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Smartphones, tablets get creative with gaming and 3D

Hardware enhancements coming to next-gen handsets

Hardware and software enhancements could transform future smartphones into full-fledged gaming consoles or even weather stations, attendees at a processor conference said last week.

Beyond high-definition video, smartphones and tablets in the future might play 3D video and enable multiuser gaming in the cloud, attendees said at the Linley Tech Processor conference in San Jose, California.

Hardware enhancements could bring full high-definition gaming capabilities through the cloud, and later perhaps 3D for applications like video, gaming and maps, said Les Forth, field applications engineer at Freescale Semiconductor.

There will also be enhanced email, chat and browsing capabilities like users experience on PCs today, Forth said. Development of such services and technology will depend on the demand for such services, and device screen sizes and battery capabilities.

Smartphones and tablets that can play full 1080p high-definition video are on tap to hit store shelves as early as this year. Toshiba and Research in Motion have announced tablets that include dual-core processors and are capable of playing 1080p video. LG has announced a smartphone that also includes a dual-core processor and 1080p video capabilities.

The upcoming devices set the start for an exciting future in video and graphics on handhelds, said Jason Byrne, a senior product marketing manager for Continuous Computing, which provides hardware, software and services to telecom and network providers.

Efforts are also underway to bring 3D screens to handheld devices. Nintendo earlier this year announced a portable gaming console with a 3D screen, which will become available next year. Synaptics earlier this year also showed a prototype smartphone with a 3D screen.

Mobile phones already carry sensors including accelerometers, and attendees believed that additional sensors for activities like facial recognition and weather monitoring could be easily added. For example, Intel's researchers are already developing an array of sensors for smartphone-type devices to measure air quality. A mobile toolkit carries carbon monoxide, nitrogen oxide and ozone sensors to measure air quality, and targets the most common toxic gases people encounter.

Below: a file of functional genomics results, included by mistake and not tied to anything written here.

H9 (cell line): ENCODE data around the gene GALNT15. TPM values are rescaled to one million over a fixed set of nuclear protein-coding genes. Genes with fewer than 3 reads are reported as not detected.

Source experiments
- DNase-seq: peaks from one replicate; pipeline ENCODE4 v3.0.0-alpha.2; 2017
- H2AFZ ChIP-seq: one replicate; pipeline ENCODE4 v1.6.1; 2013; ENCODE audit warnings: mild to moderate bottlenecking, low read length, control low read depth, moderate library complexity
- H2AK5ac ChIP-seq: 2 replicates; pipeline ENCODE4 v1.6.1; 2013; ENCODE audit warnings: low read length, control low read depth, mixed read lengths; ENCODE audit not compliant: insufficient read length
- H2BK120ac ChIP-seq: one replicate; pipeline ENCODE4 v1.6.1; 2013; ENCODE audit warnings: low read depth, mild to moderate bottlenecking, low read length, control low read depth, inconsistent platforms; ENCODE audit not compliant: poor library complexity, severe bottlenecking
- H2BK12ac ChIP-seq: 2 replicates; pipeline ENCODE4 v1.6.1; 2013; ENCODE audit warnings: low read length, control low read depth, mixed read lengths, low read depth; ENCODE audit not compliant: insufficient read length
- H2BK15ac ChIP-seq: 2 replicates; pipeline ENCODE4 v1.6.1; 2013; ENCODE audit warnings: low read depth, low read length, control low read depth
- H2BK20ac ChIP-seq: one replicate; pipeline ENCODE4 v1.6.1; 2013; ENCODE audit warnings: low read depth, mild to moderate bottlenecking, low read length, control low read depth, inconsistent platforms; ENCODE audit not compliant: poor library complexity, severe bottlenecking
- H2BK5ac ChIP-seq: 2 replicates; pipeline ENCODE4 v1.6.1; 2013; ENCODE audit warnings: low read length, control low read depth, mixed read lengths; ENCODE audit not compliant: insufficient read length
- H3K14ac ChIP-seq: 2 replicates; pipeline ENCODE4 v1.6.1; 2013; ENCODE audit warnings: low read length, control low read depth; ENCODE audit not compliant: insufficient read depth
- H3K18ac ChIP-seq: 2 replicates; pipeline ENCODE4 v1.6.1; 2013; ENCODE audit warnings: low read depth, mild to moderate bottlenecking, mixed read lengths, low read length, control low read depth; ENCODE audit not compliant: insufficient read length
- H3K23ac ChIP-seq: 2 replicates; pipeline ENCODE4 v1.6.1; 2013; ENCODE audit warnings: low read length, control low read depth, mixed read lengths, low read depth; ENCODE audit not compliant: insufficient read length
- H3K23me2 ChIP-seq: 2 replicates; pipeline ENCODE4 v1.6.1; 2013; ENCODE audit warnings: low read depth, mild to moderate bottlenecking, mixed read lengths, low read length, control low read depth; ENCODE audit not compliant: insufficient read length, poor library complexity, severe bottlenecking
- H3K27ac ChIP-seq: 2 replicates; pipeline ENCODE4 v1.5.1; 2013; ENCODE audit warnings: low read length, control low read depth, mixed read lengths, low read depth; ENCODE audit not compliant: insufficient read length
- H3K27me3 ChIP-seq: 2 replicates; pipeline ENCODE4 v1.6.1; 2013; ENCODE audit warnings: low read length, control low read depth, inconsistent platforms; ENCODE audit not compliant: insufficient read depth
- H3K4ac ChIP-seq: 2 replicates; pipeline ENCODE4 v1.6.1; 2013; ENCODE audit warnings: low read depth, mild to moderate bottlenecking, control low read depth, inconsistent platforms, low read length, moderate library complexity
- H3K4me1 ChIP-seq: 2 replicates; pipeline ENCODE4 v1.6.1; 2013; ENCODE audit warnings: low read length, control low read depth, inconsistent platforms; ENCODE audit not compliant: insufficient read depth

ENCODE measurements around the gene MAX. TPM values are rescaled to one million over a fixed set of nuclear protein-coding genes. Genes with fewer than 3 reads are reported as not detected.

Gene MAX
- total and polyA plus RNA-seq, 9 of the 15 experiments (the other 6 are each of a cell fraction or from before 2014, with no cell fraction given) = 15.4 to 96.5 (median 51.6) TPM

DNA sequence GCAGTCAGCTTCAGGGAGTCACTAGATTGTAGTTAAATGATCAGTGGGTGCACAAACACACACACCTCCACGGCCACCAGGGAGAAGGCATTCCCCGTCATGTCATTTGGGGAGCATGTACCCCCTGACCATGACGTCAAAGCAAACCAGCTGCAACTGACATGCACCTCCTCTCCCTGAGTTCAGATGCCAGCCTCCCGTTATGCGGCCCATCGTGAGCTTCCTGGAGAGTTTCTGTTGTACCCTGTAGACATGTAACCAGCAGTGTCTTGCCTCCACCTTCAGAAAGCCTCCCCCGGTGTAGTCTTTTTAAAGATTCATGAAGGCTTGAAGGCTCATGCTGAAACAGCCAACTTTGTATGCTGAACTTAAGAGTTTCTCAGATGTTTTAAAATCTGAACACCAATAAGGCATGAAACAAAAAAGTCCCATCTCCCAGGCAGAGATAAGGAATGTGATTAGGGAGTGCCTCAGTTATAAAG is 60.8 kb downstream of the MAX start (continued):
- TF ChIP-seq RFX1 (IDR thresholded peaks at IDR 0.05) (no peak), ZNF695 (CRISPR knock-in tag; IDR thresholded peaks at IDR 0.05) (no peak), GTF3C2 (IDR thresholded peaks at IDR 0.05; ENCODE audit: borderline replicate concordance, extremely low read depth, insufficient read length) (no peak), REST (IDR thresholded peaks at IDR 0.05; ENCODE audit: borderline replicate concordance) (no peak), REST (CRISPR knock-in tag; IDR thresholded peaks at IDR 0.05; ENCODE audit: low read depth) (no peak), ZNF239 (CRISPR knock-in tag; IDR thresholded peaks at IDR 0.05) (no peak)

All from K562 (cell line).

IBM has developed a chip that can help gather data from sensors that can ultimately be sent to low-power devices such as tablets and smartphones, said Brian Bass, a senior technical staff member at IBM.

IBM has already announced the PowerEN processor, which is targeted for use in servers to mobile devices. Bass declined to comment on whether it would make it to handheld devices.

"We see [PowerEN] in the network... taking that raw data and going ahead and doing the number crunching in the middle of the network... all the way to the user-type things and sensor-type things. And you're down at a very low-end environment where you're just doing the data gathering and putting that intelligence there," Bass said.

However, there are questions on whether such new capabilities would affect the size and battery life of devices.

"There's a lot of people looking at overall power consumption of devices as well the computing power they can offer," Freescale's Forth said. "Remember the old phones? It pulls your shirt down. People don't want that anymore."

Power consumption in mobile devices depends partly on chip design, said Linley Gwennap, principal analyst at The Linley Group. The upcoming mobile processors are not only more powerful, but also smarter in how they operate.

For example, chip makers are adding multiple cores to boost application performance while trying to minimize the impact on battery life. These chips are also able to shut down inactive cores to save power.

Nvidia, Texas Instruments, Qualcomm and Samsung have also announced dual-core chips that are capable of handling full high-definition video. Marvell has announced triple-core chip for smartphones and tablets, which the company claims is faster than chips offered by competitors.

Manufacturing processes are also continuously improving, which helps chip makers deliver smaller and highly integrated chips with more capabilities, Gwennap said.

However, faster advances are needed in developing wireless networks to cope with data-hungry cloud and gaming applications, said Kannan Parthasarathy, an engineer at Byte Mobile.

"Now because the applications are living longer, the network is hurting," Parthasarathy said.

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